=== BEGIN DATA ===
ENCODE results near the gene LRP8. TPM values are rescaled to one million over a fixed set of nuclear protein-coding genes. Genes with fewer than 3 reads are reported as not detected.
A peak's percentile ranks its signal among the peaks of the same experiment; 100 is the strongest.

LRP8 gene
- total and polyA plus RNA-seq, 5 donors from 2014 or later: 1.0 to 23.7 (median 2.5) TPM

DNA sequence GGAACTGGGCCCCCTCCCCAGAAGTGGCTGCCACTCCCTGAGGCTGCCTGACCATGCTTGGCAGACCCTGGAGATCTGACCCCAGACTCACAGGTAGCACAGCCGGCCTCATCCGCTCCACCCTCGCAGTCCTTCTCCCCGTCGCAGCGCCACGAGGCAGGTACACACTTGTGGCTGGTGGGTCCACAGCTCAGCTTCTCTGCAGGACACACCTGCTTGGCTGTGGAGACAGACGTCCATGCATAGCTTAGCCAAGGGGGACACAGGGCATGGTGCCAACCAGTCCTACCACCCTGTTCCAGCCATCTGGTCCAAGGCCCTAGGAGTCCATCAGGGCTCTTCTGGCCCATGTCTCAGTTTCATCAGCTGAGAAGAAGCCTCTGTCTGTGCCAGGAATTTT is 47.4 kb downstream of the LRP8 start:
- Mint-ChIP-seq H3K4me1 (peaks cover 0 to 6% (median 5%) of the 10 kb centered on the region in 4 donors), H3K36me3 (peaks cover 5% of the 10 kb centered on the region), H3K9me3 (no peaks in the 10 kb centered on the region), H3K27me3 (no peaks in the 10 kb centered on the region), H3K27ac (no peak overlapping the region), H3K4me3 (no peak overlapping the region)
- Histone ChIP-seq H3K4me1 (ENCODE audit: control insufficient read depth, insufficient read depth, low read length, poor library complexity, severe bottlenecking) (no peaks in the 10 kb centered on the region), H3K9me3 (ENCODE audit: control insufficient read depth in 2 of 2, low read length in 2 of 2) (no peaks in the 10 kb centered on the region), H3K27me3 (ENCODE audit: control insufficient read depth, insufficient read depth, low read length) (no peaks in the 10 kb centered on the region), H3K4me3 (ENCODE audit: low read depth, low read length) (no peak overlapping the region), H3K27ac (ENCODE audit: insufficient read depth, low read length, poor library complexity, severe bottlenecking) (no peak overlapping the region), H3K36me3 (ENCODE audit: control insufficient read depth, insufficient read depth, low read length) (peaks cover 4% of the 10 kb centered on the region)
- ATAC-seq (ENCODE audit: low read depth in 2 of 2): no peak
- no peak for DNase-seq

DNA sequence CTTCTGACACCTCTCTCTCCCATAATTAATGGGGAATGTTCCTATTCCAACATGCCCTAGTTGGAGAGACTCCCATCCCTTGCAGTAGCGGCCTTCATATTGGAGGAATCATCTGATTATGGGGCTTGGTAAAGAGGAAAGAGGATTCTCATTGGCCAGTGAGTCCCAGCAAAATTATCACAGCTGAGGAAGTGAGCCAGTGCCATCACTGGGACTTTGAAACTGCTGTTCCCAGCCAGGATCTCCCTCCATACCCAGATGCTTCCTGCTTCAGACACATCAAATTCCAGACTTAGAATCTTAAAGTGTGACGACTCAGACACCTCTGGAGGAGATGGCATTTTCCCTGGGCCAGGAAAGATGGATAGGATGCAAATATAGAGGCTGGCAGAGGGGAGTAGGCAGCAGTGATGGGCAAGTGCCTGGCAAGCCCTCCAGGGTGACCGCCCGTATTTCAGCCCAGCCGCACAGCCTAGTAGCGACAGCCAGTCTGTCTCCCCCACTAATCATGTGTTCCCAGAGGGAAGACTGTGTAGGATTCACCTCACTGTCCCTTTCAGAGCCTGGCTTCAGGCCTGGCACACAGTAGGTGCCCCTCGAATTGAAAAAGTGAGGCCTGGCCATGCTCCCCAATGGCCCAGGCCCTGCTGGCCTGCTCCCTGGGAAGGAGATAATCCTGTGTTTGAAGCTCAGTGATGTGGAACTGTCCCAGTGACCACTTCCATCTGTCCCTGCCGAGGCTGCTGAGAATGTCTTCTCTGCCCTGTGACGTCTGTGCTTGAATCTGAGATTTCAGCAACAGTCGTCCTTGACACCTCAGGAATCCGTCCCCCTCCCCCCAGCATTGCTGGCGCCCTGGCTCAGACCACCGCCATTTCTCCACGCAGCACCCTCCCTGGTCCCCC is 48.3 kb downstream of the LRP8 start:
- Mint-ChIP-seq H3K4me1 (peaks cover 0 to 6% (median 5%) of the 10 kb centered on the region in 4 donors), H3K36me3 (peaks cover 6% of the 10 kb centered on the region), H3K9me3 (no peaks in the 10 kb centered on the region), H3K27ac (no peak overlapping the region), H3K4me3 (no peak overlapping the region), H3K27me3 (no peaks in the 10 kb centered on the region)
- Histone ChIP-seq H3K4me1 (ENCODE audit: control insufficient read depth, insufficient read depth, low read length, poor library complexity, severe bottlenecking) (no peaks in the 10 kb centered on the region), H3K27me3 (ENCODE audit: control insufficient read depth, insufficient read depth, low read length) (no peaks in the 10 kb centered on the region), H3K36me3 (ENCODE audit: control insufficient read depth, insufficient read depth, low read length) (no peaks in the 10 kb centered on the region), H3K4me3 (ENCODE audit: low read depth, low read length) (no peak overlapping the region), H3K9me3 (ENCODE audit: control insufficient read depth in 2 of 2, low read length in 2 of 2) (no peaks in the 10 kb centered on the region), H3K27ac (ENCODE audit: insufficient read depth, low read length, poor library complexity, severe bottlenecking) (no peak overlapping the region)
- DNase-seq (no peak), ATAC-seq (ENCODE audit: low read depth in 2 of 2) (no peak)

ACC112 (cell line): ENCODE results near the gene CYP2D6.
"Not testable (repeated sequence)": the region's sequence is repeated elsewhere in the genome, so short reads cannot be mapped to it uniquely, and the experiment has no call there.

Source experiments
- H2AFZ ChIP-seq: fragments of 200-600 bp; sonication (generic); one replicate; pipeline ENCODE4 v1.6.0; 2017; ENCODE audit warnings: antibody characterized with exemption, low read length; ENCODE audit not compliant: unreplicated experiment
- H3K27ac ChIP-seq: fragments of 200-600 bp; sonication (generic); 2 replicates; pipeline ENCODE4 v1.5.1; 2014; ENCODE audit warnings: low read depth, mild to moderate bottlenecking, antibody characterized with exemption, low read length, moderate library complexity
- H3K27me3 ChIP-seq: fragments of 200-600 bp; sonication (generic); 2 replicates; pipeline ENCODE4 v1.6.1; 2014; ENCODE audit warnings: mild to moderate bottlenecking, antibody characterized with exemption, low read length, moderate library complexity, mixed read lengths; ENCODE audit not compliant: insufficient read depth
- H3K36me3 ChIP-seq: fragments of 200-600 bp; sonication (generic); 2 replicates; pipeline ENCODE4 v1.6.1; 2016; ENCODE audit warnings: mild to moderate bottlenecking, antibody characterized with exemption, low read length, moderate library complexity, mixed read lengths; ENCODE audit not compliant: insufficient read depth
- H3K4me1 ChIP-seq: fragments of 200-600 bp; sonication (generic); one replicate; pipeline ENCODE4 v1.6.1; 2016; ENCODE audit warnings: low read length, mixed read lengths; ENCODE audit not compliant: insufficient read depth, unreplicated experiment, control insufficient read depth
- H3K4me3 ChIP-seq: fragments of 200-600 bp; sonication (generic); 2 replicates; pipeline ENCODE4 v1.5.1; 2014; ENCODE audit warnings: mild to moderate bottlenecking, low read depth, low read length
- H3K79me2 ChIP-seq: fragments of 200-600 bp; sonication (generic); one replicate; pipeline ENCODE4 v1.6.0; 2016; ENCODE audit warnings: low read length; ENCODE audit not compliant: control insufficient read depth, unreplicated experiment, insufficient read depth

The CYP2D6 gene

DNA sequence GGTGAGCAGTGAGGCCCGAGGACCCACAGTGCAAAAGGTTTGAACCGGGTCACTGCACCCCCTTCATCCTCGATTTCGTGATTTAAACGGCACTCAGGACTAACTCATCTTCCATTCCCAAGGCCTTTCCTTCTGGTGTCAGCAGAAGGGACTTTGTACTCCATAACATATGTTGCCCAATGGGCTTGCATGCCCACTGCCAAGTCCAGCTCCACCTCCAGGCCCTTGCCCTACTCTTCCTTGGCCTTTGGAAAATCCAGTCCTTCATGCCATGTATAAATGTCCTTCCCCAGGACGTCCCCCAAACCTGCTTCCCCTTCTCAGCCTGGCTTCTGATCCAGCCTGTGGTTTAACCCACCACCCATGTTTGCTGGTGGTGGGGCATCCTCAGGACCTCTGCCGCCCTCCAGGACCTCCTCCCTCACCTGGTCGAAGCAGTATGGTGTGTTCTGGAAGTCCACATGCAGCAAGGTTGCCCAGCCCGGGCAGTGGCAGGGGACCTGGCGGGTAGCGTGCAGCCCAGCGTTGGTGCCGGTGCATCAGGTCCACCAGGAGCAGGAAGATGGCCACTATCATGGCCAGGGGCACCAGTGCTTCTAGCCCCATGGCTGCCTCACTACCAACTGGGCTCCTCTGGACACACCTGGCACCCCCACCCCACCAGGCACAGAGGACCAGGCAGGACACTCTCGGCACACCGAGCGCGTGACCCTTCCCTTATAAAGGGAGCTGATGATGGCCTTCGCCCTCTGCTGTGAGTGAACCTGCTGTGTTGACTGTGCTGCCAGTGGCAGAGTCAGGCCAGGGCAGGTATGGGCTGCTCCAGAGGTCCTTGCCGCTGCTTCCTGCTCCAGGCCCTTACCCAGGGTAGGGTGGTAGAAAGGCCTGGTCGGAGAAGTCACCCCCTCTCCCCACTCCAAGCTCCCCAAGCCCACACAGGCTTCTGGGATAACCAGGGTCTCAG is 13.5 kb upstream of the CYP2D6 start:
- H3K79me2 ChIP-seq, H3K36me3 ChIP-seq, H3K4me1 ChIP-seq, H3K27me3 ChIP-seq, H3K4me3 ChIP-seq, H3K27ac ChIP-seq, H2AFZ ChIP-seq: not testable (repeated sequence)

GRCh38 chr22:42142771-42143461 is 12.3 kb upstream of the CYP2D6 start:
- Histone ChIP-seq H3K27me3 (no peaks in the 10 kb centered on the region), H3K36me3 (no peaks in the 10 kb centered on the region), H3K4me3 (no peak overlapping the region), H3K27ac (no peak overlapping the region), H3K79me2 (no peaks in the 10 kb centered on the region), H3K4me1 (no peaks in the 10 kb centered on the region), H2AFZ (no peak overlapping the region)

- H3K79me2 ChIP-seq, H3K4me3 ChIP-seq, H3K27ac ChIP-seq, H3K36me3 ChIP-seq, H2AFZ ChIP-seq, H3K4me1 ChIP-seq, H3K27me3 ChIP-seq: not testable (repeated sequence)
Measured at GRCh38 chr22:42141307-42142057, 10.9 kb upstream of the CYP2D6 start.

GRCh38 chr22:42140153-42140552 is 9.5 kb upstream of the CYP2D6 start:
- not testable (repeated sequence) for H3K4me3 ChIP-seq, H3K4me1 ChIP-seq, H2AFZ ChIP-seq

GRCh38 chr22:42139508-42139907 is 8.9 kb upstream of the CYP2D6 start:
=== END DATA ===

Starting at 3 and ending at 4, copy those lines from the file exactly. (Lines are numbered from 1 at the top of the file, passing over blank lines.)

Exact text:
LRP8 gene
- total and polyA plus RNA-seq, 5 donors from 2014 or later: 1.0 to 23.7 (median 2.5) TPM